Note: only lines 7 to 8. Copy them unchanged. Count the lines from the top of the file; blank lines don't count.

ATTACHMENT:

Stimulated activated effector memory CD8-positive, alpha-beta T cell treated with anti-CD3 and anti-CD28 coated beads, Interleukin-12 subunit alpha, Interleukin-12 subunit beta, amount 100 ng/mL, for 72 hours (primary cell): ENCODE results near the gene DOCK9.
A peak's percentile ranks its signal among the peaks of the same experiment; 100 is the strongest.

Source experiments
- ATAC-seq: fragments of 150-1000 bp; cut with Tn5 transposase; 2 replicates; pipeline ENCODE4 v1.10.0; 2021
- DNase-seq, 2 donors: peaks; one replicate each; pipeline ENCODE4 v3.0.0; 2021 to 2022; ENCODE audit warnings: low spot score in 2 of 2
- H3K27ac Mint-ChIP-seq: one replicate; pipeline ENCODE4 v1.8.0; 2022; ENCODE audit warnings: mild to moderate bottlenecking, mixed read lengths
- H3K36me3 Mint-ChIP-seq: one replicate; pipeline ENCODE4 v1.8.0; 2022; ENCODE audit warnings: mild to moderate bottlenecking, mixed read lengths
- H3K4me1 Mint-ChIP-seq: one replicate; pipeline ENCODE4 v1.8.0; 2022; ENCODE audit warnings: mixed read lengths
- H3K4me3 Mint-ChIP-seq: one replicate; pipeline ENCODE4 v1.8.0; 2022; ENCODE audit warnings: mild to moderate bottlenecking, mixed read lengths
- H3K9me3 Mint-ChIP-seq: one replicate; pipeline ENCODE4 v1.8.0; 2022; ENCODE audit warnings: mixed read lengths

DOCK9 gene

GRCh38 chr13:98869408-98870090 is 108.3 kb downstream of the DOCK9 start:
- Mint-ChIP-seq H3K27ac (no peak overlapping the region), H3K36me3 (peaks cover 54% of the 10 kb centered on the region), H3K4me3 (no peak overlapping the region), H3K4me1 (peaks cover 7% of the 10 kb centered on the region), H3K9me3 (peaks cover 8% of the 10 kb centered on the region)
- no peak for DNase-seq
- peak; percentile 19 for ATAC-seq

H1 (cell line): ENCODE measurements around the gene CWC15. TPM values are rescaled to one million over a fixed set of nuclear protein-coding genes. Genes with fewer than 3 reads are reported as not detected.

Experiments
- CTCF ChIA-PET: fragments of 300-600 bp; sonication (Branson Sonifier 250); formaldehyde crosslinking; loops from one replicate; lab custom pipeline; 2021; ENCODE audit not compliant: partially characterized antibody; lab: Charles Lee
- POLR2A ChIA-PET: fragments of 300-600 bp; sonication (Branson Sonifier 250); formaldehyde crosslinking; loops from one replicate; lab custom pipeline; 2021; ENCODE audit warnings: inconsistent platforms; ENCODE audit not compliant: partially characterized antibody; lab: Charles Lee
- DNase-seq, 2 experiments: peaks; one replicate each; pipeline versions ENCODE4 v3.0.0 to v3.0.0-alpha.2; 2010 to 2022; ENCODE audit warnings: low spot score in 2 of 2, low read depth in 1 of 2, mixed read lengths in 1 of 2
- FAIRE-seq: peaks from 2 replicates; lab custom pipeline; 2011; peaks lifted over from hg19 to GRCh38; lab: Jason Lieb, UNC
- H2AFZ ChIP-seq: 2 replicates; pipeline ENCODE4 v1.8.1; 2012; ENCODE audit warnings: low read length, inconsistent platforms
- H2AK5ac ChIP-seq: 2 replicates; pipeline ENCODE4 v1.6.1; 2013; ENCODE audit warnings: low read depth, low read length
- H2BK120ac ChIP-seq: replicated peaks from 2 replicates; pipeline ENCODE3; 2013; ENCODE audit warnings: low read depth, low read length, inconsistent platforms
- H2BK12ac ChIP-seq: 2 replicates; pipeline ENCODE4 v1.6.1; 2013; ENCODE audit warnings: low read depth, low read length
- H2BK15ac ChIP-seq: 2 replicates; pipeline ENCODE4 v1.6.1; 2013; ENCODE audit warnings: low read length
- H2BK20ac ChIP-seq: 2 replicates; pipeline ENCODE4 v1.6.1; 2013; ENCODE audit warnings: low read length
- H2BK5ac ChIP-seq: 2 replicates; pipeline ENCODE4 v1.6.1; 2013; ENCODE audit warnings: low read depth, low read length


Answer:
- H3K36me3 Mint-ChIP-seq: one replicate; pipeline ENCODE4 v1.8.0; 2022; ENCODE audit warnings: mild to moderate bottlenecking, mixed read lengths
- H3K4me1 Mint-ChIP-seq: one replicate; pipeline ENCODE4 v1.8.0; 2022; ENCODE audit warnings: mixed read lengths